Another thrift shop find, it sat in a pocket of a Minolta Maxxum kit. It clearly didn’t belong, as the the lens mount was a manual-focus Minolta MD mount rather than the autofocus version. It would not fit on the Maxxum camera. I convinced the clerk to split up the set and sell me the lens separately (as I did not want the Maxxum kit). For a total of $8 I took home what has turned out to be a remarkable lens.
A little research turned up some history of the lens. Vivitar was the brand name, but not the manufacturer. This lens was manufactured by Komine, according to the serial number and the available records. I know little of Komine, other than running across the name in my research from time to time. There are a quite a few reviews out there, but this lens managed to fly under my radar for a long time. I was not aware of its popularity among the vintage lens crowd.
Macro lenses are a specialty category of optics. They are generally not very “fast” lenses, and often have a maximum aperture of f2.8, 3.5 or 4. That speed appears to be sacrificed for sharpness. Macro lenses need to be very sharp, even at small apertures. Please keep in mind that I am talking about prime lenses with a close-focus construction. There are many zoom lenses out there with a macro setting, and that gets you closer than the normal minimum focus distance. These are usually limited in the degree of magnification, often in the 1:4 range. True macro prime lenses should get us into at least the 1:2 or 1:1 range.
This was my first macro prime outside of the Nikon system. The Micro-Nikkor lenses are legendary, and I have had several of them pass through my hands over the years. I still have a couple of 55mm Micro-Nikkors in f2.8 and 3.5 that I use frequently. I also have a Tokina ATX Pro 100mm f2.8 that is responsible for a lot of the close-ups of cameras and lenses on this blog. This lowly Komine-Vivitar came in quietly and shook up the dominant paradigm. I have now used it for a number of applications and it really shines. It also made me aware of my own optical snobbery, as I assumed it would not compete with the Nikkor glass. Spoiler alert: It does.
My Micro-Nikkors will achieve a 1:2 magnification ratio without an extension tube. With the PK-13 tube they reach the 1:1 ratio. The Vivitar reaches 1:1 all by itself. The focus ring just keeps going around as the front element group telescopes out. A double focus helicoid system allows this. The magnification ratios are engraved on the internal lens barrel and become visible as it extends.
As far as user experience goes, this lens brings a smile to my face when I use it. The focus ring is well damped and has no creep or wobble. The aperture ring clicks into the detents at half-stop intervals and feels solid. (Granted, this lens came to me in excellent condition, with no signs of abuse—carelessness can destroy any lens.) It appears to be well engineered and solidly built. This is necessary for a macro lens. For a tabletop studio setup, it is ideal. For shooting outdoors, and particularly with live subjects, a longer focal length macro may be better. Either way, I would really recommend a sturdy tripod or camera mount, and a macro focusing rail isn’t a bad idea, either.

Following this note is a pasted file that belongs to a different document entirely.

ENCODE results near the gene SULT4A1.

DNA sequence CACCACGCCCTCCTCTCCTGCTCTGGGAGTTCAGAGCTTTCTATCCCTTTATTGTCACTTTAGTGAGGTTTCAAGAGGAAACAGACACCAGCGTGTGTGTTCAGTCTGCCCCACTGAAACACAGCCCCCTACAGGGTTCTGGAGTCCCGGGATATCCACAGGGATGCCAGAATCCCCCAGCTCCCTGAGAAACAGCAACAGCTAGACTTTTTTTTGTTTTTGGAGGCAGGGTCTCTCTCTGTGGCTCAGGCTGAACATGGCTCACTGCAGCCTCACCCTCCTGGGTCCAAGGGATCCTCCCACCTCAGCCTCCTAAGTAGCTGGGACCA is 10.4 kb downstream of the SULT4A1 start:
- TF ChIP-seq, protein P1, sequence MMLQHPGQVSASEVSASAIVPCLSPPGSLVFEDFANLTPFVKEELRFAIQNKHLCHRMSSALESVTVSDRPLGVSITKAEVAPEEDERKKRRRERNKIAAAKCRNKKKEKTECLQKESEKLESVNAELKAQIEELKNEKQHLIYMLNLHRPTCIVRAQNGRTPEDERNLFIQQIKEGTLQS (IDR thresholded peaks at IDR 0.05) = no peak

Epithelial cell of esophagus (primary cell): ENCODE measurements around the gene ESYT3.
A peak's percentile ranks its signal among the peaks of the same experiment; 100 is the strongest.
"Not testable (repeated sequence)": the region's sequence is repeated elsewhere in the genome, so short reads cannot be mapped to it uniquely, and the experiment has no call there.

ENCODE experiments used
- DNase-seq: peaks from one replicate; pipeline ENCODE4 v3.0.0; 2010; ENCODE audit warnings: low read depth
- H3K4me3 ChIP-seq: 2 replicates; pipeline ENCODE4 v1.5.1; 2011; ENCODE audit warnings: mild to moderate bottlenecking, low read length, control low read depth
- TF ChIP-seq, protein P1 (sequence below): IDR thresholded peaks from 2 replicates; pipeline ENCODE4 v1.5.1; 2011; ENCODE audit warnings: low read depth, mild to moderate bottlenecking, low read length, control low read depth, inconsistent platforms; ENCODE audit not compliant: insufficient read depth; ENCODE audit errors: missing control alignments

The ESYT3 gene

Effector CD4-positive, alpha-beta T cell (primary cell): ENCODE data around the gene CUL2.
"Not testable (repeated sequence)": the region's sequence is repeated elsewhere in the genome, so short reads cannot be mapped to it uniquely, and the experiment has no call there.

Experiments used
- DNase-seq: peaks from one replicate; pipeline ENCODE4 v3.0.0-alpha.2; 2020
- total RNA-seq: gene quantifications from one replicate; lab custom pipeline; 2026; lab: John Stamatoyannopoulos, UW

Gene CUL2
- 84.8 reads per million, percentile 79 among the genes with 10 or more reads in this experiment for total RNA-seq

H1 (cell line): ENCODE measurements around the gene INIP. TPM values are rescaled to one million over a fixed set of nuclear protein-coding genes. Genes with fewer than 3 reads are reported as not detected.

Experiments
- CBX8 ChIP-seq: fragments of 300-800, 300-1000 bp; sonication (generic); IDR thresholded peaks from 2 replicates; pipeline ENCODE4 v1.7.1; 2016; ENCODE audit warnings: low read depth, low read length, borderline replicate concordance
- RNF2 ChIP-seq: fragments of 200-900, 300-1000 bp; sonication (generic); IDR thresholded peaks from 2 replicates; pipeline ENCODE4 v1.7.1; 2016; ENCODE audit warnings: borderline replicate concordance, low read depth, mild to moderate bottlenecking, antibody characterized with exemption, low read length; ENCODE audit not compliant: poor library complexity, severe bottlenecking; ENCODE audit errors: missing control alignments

Potential drawbacks are as follows: Having a minimum aperture of f16 may have been a limitation back in the film era (Micro-Nikkors go to f32), but I rarely use f22 or 32 anyway. When used on a modern digital body, focus stacking is available (and easy) in post processing and has become a mature science. Also, when focused to its minimum focal distance, the subject is only about 2 inches from the front ring of the lens. Depending on the type of subject, this can be too close for comfort. That proximity may disturb a live subject. Bees on sunflowers come to mind. Hornets’ nests are right out of the question.
Achieving excellence in some aspects of lens design may require compromises in others. Some reviewers on the web claim that the Micro-Nikkors are not well corrected for far-off subjects, particularly at the infinity mark (but this has not been my experience). Once I realized just how well the Vivitar performed in a macro setting, I wondered if it performs equally well as a normal, walk-around lens for general use. Spoiler alert #2: It does. It is still remarkably sharp at all focal distances and I have yet to find a fault.
For quite a while I have used a Micro-Nikkor 55mm f3.5 to digitize film. Perhaps someday I’ll write up that process, but the nutshell version is that I use a Sony a6000 with the 55mm and a PK-13 extension tube to photograph backlit 35mm and 120 negatives in 3D printed film holders. For this application, I require a few things from a macro lens. Specifically, I need a flat focal plane, edge to edge sharpness, no distortion, and the ability to resolve film grain with 100 ASA film. Since I’m using it on an APS-C sized sensor, any edge sharpness issues aren’t apparent.
On a whim I attempted this with the Vivitar instead of the Micro-Nikkor, expecting some degree of disappointment. That disappointment never materialized. The Vivitar exceeds my expectations and performed that task as well as the Nikkor. I was humbled. In fact, it made me wonder how many “Cinderella” lenses are out there, waiting to distinguish themselves in a digital world.
Designation: Vivitar Auto Macro 55mm f2.8 prime lens
Lens Mount: Minolta MD Manual Focus (made in several mounts)
Construction: Metal and glass, with hard rubber focus ring grip
Aperture: 6 blades
Aperture Range: f2.8-16 in half stops
Optical Construction: 5 elements in 4 groups, multicoated
Minimum Focus Distance: 5cm (2in)
Filter Diameter: 62mm
Weight: 319g (11.25oz)